Tech-savvy farming

As populations grow, researchers are applying high-tech science to traditional farming methods to help farmers produce bigger yields that are also drought and disease resistant.

TRANSCRIPT

As populations grow, researches are applying high-tech science to traditional farming methods to help farmers produce bigger yields that are also drought- and disease-resistant.

To learn more about what's being done, we head to Research Triangle Park in North Carolina.

[ Machinery beeping ]

We take samples and send them to the lab for analysis to confirm that the gene that was in the parent plant was passed on to these plants.

Growing a healthier world, for Jenna Ausbon, means studying one leaf, one plant at a time.

We are growing these plants for seed production, and they'll go to field trial.

So anything that performs well here will go on to a field trial for further data analysis.

Seed meets soil inside the massive greenhouses of Bayer's Crop Science division in Research Triangle Park.

It's cool to see that something that I've worked on is doing well and going through the pipeline and may eventually become a product.

The challenge is to help farmers feed the Earth's expected population of 9.7 billion people by 2050.

It's estimated that food production will need to increase by 40% to meet that demand.

So it's not a situation where we can simply plant more to get more.

Why?

Because only 3% of today's land base is used for agriculture.

It's likely not gonna grow, with global urbanization, with land degradation.

So it really is about, 'How do we create new ways, new seeds, new production practices, new innovations, new tools, so that they can vastly improve the production on the same land base they have?'

We'll give this one... a 20%.

Which will be 100?

Yep.

Okay.

Great.

This one, obviously...

Scan that one for you.

Yep. Scan.

[ Machinery beeps ] This one here is 100%.

Because traditional farming methods won't dramatically increase food production, scientists use the greenhouses to test new varieties of plants that grow faster, use less water, and are more disease- and pest-resistant.

The goal is to discover new plant varieties that can meet the demands of farmers and food production, while at the same time reducing the amount of chemicals applied to fields.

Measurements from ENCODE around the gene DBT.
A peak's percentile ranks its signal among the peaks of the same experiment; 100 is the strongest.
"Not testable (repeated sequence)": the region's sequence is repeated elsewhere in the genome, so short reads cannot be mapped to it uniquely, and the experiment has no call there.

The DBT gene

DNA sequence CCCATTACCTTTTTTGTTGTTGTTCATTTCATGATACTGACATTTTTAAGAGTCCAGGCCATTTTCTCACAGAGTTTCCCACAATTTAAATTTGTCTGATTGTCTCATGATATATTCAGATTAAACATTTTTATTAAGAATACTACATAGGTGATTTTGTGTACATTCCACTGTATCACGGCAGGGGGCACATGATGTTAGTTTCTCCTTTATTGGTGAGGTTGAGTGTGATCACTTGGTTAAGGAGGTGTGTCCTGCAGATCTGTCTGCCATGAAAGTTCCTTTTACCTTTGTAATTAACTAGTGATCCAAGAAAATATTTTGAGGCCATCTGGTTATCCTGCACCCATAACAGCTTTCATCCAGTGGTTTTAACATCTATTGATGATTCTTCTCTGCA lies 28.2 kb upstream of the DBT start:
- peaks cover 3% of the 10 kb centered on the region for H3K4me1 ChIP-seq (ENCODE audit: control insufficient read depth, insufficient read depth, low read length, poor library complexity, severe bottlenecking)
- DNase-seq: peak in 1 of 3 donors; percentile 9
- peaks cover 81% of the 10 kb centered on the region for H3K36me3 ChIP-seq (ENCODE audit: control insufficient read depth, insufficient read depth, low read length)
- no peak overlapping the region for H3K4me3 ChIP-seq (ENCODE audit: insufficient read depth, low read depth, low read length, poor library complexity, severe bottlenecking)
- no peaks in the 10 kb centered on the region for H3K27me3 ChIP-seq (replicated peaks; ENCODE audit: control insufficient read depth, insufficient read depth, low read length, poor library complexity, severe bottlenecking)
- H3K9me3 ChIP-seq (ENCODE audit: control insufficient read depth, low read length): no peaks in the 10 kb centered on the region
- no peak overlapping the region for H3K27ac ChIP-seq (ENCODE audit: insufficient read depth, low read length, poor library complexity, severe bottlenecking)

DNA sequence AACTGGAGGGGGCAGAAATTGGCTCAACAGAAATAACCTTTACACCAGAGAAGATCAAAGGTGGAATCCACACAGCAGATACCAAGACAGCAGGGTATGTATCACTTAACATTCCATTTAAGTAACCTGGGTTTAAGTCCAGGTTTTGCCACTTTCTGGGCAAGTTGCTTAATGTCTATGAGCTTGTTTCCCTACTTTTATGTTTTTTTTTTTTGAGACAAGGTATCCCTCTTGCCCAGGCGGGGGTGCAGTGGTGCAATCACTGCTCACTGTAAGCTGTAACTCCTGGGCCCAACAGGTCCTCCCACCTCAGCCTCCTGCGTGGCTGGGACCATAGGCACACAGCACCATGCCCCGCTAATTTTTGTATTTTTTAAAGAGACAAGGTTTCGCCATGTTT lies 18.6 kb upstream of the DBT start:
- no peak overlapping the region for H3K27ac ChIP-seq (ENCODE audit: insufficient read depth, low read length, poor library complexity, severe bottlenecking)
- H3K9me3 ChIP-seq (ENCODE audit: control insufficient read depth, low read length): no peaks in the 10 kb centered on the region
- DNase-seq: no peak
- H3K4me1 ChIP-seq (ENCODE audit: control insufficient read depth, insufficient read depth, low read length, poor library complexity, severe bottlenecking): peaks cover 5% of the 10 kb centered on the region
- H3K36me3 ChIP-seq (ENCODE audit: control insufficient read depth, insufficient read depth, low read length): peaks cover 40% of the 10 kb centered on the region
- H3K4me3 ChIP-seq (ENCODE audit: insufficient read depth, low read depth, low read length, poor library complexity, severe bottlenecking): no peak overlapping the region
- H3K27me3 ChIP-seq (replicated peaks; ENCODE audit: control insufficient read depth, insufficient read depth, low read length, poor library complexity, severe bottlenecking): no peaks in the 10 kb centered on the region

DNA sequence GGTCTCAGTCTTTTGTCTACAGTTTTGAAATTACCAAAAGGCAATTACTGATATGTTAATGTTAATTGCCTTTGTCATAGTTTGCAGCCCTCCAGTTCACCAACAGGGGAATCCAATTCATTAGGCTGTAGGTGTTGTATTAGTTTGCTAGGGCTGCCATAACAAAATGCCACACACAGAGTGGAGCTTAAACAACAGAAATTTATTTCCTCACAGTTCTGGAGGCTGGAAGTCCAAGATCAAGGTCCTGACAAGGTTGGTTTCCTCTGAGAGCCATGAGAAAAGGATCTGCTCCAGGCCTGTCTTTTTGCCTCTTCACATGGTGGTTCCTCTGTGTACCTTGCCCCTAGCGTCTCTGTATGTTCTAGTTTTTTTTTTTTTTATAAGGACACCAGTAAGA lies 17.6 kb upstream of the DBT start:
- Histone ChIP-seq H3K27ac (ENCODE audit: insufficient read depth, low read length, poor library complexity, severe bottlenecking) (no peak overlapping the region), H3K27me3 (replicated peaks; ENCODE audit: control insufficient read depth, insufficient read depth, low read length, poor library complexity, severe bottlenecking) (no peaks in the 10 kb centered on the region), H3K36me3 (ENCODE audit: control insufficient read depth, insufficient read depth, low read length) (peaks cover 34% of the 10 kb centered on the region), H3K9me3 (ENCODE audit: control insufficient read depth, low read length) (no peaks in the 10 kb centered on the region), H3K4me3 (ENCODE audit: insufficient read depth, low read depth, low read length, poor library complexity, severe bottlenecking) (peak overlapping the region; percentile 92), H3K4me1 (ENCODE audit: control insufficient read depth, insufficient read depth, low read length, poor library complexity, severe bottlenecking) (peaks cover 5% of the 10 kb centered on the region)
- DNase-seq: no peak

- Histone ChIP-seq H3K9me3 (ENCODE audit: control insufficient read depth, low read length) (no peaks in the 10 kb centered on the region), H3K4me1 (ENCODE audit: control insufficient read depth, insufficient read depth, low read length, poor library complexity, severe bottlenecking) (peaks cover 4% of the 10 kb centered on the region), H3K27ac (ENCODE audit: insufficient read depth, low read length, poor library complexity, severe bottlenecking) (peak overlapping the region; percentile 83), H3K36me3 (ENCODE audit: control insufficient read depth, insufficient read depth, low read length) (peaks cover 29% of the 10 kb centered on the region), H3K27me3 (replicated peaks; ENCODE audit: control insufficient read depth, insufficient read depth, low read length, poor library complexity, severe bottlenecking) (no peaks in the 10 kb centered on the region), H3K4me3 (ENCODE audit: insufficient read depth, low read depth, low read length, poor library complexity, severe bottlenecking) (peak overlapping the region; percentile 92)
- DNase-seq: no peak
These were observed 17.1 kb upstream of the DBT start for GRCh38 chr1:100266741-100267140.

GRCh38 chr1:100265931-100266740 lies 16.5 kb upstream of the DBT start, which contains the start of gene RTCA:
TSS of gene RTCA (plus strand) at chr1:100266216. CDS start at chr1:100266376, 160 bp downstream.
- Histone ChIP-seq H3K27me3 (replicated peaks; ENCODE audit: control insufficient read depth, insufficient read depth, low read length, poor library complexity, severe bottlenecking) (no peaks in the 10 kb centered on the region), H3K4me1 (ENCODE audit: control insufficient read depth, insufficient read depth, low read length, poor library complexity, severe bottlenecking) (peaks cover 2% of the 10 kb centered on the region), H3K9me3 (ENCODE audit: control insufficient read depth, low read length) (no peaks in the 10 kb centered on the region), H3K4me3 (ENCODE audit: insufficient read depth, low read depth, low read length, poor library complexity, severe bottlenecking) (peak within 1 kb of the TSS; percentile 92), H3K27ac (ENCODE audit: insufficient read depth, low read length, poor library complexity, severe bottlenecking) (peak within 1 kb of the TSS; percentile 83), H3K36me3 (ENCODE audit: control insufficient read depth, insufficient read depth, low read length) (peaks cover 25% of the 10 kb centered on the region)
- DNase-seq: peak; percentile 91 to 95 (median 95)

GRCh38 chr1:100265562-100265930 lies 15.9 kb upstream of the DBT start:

So what we're seeing right now is a term we'll refer to as 'chlorosis.'

And so that is yellowing tissue caused by herbicide.

And some of this would recover, some of it wouldn't, but, again, for our purposes, we're looking for a perfect plant.

We want something with no damage at all -- something closer to this plant here.

So we don't want to see So as it moves forward, those plants will have a better chance with their performance in the field and further on.

And sometimes, the best way to test for insect tolerance is to get down and dirty in the soil.

In the nematode lab, scientists check for -- you guessed it -- nematodes.

It's a tiny worm that chews its way into plant roots, only lives for 30 days, but reproduces so quickly only a few worms can devastate an entire field of soybeans.

Nematodes cause more than $1 billion in crop damage each year.

Counting the worms in a soil sample checks for the effectiveness of a new pesticide.

There are roughly 70 rooms inside Bayer's multiple greenhouses.

That allows specific environments from around the world to be replicated.

It also means scientists can test how specific plants would grow in each of those environments.

Corn is the crop most produced in the world, but it is used for more than just food.

Wheat takes up the most acreage.

Rice is the most important food crop.

Researches hope to harvest the future of farming.

[ Machinery beeping ]

First, we get the plants in from our Innovation Center, where they put new traits inside the plants, inside the seeds.

We receive those plants, and then we want to grow them up until they're big and tall, until they set seeds.

Because with those seeds, then we can do new experiments.

So it's basically production sort of goal.

Our second goal is really to test how well the plants are performing based on what we put inside the plants.

So we're putting new characteristics, new traits inside the plants.

Sometimes that means resistance to insects.

So our job is to expose an insect to these plants and see if the insect dies.

If it doesn't, we got a bad plant.

That means into the trash can.

If it's a good plant, we'll grow it up until it's big and tall, get seeds, and do another experiment with it.

Our third goal is, once we kind of have a good result -- Let's say a plant that's killing an insect -- we may need to make a hundred or a thousand variations of that particular plant, of that particular characteristic, to find the really good plant that's going to hold up in the multitude of different geographies in the U.S., the different stresses like drought, rain, and so forth.

So you need to make a lot of variants, and 999 of them won't be good enough for commercialization towards the farmer, but we're looking for that one.